The other day I was having a discussion with a colleague around what’s the best way to communicate in a team. He was of the view that people are good as they are so one really shouldn’t go about changing or expecting personality changes and I kept saying one doesn’t have to change just better ourselves in some ways. That’s when he made a profound statement
As the adage goes the only person who likes change is a wet baby .So change is something one is apprehensive and anxious about. But this is true when the change is brought about from outside.As in the locus of control is outside of us .But what if we want and will ourselves to change? Would we still be anxious and apprehensive? No I don’t think so. 🙂
My theory is that individuals who are more open to giving and receiving a feedback would generally find the motivation to change within. My second guess is that these people would also be high on the emotional quotient and thus good at understanding what drives them and others. (In case you are interested to know how open you are Johari Window acts a good starting tool. Click here to take the assessment. While answering the questionnaire if you answer the entire set of 20 questions with either the “office you” in mind or the “family and friends you”) .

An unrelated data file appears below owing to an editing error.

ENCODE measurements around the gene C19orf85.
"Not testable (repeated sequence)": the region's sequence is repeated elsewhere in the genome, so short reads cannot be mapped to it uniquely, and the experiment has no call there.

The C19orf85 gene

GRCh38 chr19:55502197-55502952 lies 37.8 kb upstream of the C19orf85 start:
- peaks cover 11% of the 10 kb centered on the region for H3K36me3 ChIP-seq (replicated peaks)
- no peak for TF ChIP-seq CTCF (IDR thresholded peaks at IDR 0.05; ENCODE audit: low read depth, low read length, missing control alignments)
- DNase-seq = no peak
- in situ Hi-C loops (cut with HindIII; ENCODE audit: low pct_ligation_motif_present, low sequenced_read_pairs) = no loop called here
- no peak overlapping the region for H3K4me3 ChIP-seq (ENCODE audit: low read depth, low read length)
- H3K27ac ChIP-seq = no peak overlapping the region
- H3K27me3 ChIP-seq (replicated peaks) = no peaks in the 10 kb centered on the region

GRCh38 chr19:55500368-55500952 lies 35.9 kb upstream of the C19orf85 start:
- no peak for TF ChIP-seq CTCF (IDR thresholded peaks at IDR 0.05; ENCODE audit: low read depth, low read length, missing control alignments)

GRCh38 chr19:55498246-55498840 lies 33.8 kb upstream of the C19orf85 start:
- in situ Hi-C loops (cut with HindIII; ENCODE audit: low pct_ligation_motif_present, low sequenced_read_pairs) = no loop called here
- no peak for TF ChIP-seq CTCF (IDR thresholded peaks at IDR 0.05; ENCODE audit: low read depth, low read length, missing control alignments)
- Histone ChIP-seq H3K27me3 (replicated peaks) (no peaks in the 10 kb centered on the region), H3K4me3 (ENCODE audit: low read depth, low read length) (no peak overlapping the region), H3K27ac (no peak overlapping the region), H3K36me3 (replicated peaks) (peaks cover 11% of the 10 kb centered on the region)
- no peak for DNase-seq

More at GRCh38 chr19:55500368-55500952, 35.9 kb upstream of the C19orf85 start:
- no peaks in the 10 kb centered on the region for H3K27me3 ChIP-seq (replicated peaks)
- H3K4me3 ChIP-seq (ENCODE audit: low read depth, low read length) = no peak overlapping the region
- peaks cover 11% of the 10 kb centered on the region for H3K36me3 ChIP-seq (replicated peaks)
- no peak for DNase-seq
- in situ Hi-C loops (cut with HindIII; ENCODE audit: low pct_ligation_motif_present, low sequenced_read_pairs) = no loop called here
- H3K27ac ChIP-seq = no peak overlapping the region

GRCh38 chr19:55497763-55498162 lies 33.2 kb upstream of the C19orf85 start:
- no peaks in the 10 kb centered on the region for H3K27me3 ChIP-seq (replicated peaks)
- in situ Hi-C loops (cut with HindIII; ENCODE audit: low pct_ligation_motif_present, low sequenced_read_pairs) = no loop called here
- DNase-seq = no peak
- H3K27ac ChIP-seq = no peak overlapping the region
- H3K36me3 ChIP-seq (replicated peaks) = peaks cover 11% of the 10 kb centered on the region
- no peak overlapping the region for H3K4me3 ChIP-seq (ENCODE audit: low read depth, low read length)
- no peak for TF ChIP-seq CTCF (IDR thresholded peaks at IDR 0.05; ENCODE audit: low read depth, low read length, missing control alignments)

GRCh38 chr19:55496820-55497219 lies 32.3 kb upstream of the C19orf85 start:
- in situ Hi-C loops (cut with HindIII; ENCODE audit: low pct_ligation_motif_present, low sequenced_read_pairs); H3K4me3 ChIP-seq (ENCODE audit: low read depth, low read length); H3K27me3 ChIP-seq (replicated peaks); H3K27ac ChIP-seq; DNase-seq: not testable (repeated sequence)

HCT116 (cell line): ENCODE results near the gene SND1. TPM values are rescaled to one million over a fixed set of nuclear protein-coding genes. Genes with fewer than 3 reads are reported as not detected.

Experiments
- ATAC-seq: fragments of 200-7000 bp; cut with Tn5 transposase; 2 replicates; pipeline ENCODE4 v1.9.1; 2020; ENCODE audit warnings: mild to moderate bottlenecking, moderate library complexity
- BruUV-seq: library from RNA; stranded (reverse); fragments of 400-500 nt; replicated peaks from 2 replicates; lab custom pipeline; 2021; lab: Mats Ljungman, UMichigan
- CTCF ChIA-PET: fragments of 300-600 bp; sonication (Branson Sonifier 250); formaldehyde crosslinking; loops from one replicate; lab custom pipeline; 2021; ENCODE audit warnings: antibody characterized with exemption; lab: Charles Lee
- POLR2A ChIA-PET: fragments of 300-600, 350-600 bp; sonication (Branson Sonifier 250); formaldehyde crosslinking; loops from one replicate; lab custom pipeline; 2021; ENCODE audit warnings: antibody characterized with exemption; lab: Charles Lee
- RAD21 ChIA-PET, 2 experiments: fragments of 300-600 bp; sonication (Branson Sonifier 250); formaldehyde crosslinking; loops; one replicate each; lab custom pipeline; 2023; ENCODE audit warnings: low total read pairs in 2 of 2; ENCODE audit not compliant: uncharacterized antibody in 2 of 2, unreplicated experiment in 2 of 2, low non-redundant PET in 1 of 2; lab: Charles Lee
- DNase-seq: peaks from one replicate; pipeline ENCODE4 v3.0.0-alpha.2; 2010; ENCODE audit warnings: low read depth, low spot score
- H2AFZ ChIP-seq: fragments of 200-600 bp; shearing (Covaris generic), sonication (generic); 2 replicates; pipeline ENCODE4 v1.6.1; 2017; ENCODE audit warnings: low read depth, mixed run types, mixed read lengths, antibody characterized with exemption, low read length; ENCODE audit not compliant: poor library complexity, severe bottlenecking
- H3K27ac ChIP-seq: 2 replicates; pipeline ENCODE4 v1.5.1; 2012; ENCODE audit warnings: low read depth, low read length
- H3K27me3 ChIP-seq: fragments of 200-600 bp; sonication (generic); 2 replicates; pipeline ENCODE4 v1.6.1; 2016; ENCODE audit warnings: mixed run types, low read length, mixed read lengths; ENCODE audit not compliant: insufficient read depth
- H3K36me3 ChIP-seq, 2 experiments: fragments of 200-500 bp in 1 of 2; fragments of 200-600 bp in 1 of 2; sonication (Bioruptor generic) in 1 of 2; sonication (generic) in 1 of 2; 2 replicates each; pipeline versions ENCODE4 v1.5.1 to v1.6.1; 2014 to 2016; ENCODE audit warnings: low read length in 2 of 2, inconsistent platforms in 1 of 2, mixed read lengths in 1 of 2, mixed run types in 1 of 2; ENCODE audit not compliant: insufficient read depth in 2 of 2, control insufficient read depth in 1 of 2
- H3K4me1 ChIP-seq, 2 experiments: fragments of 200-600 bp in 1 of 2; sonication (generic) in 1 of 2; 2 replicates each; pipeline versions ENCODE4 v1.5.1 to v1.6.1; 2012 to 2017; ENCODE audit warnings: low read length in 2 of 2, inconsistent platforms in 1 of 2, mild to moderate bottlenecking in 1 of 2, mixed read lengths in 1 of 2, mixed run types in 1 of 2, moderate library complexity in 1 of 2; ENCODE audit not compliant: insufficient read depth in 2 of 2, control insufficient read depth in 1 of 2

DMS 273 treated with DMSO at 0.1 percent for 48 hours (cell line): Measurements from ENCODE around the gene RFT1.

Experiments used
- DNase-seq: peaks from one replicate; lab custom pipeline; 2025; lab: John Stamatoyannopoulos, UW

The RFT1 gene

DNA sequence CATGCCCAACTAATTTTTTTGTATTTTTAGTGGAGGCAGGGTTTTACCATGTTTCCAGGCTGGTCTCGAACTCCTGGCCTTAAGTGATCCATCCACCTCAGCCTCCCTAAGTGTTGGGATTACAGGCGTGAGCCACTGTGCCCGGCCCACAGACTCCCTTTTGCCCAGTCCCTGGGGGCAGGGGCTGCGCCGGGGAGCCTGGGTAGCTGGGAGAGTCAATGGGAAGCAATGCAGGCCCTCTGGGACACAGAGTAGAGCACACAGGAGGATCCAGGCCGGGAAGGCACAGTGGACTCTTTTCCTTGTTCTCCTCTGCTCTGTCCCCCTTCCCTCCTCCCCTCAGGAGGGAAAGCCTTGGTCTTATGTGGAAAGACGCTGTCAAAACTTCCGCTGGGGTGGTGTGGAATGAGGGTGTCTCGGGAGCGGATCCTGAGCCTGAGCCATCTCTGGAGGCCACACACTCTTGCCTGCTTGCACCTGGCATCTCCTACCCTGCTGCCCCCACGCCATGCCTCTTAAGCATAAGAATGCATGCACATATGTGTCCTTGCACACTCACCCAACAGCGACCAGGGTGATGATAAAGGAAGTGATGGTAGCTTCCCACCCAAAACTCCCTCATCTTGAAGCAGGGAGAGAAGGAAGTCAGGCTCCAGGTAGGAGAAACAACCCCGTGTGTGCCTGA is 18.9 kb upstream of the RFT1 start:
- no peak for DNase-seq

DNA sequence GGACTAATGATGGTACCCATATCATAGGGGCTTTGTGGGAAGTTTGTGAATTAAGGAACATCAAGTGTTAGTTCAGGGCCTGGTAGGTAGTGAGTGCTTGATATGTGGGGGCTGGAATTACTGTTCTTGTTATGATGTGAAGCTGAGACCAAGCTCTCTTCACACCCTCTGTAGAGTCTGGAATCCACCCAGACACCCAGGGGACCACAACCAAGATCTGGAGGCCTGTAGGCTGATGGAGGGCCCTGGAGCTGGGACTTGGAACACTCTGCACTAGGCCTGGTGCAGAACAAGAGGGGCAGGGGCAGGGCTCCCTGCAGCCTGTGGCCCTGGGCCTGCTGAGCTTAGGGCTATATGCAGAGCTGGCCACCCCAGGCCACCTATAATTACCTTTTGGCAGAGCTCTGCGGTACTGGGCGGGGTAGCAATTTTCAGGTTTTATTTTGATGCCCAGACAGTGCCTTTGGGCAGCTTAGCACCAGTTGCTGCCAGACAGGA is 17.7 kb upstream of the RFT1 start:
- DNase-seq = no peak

How does all of this impact the workplace? There’s an excellent post over at the Chief Happiness Officer’s blog on how any kind of motivation that works is the one which is intrinsic and how about how leaders who are successful have understood this. I especially liked this excerpt from Peter Block and Peter Koestenbaum excellent book Freedom and accountability at work:
We currently act as if people are not inherently motivated, rather that they go to work each day and wait for someone else to light their fire.This belief is common among managers and employees alike…
So it all boils down to knowing oneself. As an enlightened soul has once stated -The finest thing in the world is knowing how to belong to oneself!
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